10 simple ways to add this heart-healthy, weight-loss-friendly nutrient to your diet.
We’re consistently told that we need fiber for optimal health—about 30 grams a day. And, we consistently fall short. Most of us get about half that amount. Here are 10 ways to add fiber to your diet—deliciously.
- Don’t peel fruits and vegetables. Buy unwaxed, organic produce at the farmer’s market or scrub produce with a clean produce brush under running water. Leaving the skin on can more than double the fiber content of some fruits and vegetables, and it boosts nutrient content, too.
- Buy only breads, cereals, pastas, snacks and baked goods that have at least 3 grams of fiber per serving. Check labels.
- If you bake, add fiber by substituting ¼ to ½ of the white flour with whole wheat. Whole wheat flour has 14 grams of fiber per cup; white flour, only 3 grams.
- If you like chocolate, try making Chocolate Prune Brownies or Chocolate Black Bean Brownies for a blast of fiber. (Some recipes have both.) Look online for a recipe that suits you.
- Make a “creamy” minestrone or tomato soup by adding pureed white beans. Add about ¼ cup of pureed beans per serving of soup (for 3 grams of fiber) or one 15-ounce can to a typical 4-serving soup recipe.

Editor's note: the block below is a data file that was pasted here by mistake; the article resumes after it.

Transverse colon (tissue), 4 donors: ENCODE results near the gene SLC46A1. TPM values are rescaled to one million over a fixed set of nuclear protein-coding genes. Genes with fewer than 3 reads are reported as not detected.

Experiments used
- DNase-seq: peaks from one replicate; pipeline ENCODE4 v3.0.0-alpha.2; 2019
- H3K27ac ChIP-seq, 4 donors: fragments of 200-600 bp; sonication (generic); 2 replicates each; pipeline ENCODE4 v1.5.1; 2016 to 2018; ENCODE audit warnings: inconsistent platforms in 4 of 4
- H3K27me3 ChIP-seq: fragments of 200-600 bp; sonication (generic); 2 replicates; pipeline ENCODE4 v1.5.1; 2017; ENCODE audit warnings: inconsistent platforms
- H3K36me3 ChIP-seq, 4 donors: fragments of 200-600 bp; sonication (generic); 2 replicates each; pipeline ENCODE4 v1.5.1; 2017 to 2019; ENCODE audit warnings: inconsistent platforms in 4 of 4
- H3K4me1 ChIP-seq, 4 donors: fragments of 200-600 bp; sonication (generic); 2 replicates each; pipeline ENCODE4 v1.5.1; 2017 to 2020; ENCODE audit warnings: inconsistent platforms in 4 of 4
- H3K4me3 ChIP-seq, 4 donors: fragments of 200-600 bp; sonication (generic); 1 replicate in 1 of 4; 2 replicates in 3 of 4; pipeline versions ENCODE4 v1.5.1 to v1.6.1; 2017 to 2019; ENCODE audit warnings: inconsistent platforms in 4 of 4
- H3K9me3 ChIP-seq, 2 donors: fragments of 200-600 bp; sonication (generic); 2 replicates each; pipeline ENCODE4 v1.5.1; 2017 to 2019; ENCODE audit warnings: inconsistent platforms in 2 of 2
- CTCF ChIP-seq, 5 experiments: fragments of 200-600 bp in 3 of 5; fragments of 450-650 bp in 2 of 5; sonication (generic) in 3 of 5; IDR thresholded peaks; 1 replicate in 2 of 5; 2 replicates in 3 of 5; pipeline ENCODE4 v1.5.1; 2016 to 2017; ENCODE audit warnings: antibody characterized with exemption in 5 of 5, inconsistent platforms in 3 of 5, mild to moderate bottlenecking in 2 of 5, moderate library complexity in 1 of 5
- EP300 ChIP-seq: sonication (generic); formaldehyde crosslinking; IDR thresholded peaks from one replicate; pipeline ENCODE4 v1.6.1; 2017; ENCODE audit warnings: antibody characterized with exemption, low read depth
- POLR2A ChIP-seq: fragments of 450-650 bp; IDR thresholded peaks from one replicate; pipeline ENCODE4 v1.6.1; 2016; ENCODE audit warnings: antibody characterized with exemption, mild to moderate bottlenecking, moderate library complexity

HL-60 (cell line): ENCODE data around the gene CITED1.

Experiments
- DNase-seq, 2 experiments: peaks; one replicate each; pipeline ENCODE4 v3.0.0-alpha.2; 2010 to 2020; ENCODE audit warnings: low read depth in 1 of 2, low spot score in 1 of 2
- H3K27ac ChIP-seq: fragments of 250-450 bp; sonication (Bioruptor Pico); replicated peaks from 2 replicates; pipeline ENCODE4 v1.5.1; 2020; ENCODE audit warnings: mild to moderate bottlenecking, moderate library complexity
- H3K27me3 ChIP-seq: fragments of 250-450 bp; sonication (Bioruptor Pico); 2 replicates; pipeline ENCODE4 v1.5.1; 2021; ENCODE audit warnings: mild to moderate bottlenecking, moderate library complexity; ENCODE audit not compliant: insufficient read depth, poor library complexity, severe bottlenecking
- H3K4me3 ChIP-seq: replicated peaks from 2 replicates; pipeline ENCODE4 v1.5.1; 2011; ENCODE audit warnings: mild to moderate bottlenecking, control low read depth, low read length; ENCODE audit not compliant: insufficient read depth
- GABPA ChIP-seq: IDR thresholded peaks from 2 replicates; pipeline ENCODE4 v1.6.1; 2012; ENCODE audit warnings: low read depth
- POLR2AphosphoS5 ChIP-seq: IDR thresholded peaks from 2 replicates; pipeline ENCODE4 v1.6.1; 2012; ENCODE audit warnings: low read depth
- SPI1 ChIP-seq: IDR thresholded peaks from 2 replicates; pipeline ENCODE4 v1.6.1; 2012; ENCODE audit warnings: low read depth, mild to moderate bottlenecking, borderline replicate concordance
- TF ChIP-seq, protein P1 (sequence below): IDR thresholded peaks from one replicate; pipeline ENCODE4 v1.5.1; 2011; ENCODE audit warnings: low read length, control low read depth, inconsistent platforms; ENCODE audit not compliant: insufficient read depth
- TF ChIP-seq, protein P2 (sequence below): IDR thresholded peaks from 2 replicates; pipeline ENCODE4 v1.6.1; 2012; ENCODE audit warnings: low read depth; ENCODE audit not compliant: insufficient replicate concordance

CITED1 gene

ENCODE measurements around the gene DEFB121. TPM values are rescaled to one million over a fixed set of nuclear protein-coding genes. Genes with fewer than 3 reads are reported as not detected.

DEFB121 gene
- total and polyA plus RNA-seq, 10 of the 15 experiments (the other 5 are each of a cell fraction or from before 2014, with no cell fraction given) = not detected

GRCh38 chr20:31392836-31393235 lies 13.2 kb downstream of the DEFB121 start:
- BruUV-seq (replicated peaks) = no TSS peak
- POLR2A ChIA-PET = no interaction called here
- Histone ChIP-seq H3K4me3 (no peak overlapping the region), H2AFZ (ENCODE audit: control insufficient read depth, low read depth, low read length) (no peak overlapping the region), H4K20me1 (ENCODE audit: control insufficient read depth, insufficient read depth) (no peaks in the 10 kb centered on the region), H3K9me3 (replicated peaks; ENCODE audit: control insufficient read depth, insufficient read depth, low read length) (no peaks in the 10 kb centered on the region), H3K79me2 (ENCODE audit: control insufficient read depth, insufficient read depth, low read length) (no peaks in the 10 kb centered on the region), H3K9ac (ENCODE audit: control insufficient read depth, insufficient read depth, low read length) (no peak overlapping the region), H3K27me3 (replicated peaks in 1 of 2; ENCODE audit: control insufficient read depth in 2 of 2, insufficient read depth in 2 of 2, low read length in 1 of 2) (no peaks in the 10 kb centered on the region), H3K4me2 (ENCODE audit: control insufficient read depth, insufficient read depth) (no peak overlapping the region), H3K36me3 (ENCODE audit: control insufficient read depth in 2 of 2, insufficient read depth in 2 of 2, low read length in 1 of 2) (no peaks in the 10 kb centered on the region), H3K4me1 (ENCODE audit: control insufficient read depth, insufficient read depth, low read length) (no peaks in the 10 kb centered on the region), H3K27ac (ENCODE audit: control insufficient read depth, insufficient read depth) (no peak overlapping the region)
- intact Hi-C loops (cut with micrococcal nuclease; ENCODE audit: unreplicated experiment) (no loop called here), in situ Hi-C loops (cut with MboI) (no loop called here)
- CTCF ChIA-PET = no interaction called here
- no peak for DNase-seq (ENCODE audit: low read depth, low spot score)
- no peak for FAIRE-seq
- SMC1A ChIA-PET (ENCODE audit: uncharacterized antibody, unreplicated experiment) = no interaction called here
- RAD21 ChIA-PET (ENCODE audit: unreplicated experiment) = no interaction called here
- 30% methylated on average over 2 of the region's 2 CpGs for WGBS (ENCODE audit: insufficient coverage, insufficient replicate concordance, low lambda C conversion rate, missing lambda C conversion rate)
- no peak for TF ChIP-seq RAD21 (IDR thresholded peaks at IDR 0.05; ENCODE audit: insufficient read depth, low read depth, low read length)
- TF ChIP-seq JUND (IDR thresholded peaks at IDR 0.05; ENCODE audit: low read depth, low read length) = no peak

- Add powdered soluble fiber such as Benefiber to drinks and just about anything else. Two teaspoons have 3 grams of fiber.
- Add pureed cooked carrots to meatloaf, spaghetti sauce or canned soups. Red Mountain Resort Executive Chef Dale Van Sky even adds cooked carrot puree to natural peanut butter to boost fiber and nutrients and add sweetness. He uses 2/3 carrots to 1/3 peanut butter.
- Make a fiber-full smoothie by using frozen blueberries (1 cup has 5 grams of fiber) instead of ice.
- Learn to make dahl —Indian-style lentils. One cup of cooked lentils has 15 grams of fiber, half your day’s requirement.
- Make popcorn into a sweet treat. Drizzle three cups of air-popped kernels with one tablespoon each of maple syrup and melted butter for 3.5 grams of fiber.